If he dumps you, you have to be willing to accept and move on.

    ReplyDelete
  8. those who are blaming the Indian family, we do not really know about the attitude of the American society towards rape too,if I sound too harsh. why she kept the child willingly anybody would ask this question. It is a logical question. It is best that this fact is not mentioned since there are already enough complications.

    now coming to the man and his family circumstances. The threats of suicides, divorce of his sister may happen may not happen. If not, there may be lot other problems we never know. What If something like this happens?? should we make fun of his concerns about his family?? every family dynamics is different. nobody wants problems in the family. The position of the Indian man is precarious in this situation. painting everyone the villain is very easy without understanding his problems.

    having said that it is upto the man what he wants in his life because he has made a commitment to a women. give him some time. Let him make a realistic assessment of the situation.the ball is in his court.

    ReplyDelete
    Replies
    1. I'm sorry but I strongly disagree. Nobody is "making fun" of him or his family. We are simply holding them accountable for behavior that is extremely unhealthy and destructive. As for keeping the child, that was HER choice. End of story, nobody has the right to question it. As for giving him time, how long does this woman have to wait for her husband to choose her? To uphold his wedding vows and take care of her in every way? Unfortunatley the family has put him in a situation in which he either can choose them or his wife. It is unfortunate that so many Indian families put their sons in this situation. Yes, the ball is in his court. But my advice to the wife is to RUN from this marriage if he takes too long deciding. The longer he is in India the more likely he will cave to their pressure. You deserve better.

      Delete
    2. Message from The writer:

      How long should I wait? I just don't understand how I can be seen as so worthless right now. I may not be working but I clean and do ALL the maintenance work on our home (putting up blinds, putting in ceiling fans, painting, fixing holes in the wall, and some yard work), I cook meals every morning and evening, I spend my full day going to school, I do laundry for him and I take care of my daughter all by myself. And on top of all of this I am sticking around for this BS.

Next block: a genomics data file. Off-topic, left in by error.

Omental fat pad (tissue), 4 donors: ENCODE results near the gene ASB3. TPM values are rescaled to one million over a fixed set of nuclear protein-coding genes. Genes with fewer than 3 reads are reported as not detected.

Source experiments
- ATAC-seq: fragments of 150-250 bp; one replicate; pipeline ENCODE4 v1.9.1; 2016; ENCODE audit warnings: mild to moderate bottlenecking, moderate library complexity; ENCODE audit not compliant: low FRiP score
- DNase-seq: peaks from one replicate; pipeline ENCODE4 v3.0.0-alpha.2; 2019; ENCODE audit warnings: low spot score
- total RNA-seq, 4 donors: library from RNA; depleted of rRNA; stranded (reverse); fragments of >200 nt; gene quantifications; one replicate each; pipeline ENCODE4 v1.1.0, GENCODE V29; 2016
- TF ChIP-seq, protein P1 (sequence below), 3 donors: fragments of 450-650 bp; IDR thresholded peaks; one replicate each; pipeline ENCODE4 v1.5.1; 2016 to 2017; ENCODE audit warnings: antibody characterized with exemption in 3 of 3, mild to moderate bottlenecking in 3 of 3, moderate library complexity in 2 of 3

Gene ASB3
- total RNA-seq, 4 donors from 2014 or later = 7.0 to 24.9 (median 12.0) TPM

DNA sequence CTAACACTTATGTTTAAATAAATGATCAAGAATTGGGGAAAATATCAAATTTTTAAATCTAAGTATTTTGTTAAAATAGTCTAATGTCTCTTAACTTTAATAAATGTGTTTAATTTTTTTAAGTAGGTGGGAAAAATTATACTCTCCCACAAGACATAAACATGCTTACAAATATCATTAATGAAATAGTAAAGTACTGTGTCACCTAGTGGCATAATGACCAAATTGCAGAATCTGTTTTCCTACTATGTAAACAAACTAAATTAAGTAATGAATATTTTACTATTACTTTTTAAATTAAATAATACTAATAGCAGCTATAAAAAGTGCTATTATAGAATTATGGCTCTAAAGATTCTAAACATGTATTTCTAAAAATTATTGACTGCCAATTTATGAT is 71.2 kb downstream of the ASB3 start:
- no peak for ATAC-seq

While my husband may be back home, his family keeps calling him telling him to think about his choices and how i will never be accepted. I just think it is so crazy that his family thinks I have all of this 'baggage' yet he is the one for the past year who has an ex girlfriend threatening to kill her self over him? How is that not baggage?

      Also why is marriage only important to be upheld by an Indian woman? Why should he have no obligation to be with me!? I mean they tell him things like "she [meaning me] is too pretty to be with you so you know she is using you." Wth kind of insault is that to my husband!? And seriously if I was just using him wouldn't I have run far far away from this when I first found out!??

      Is there any chance they can open their eyes and see what they are telling their son and what they are asking of him!?

      And again HOW LONG should I wait!?
      I was thinking 3 months to get his act together and let his family cool down. Is that reasonable or am I just prolonging the fact that he is going to leave me?

      Delete
    3. First of all you don't have to justify yourself to anyone. This isn't about you being good enough because you ARE. What your husband's family thinks and says about you means nothing about your value as a person. Don't try to please them because nothing you do will be good enough and you will make yourself miserable in the process.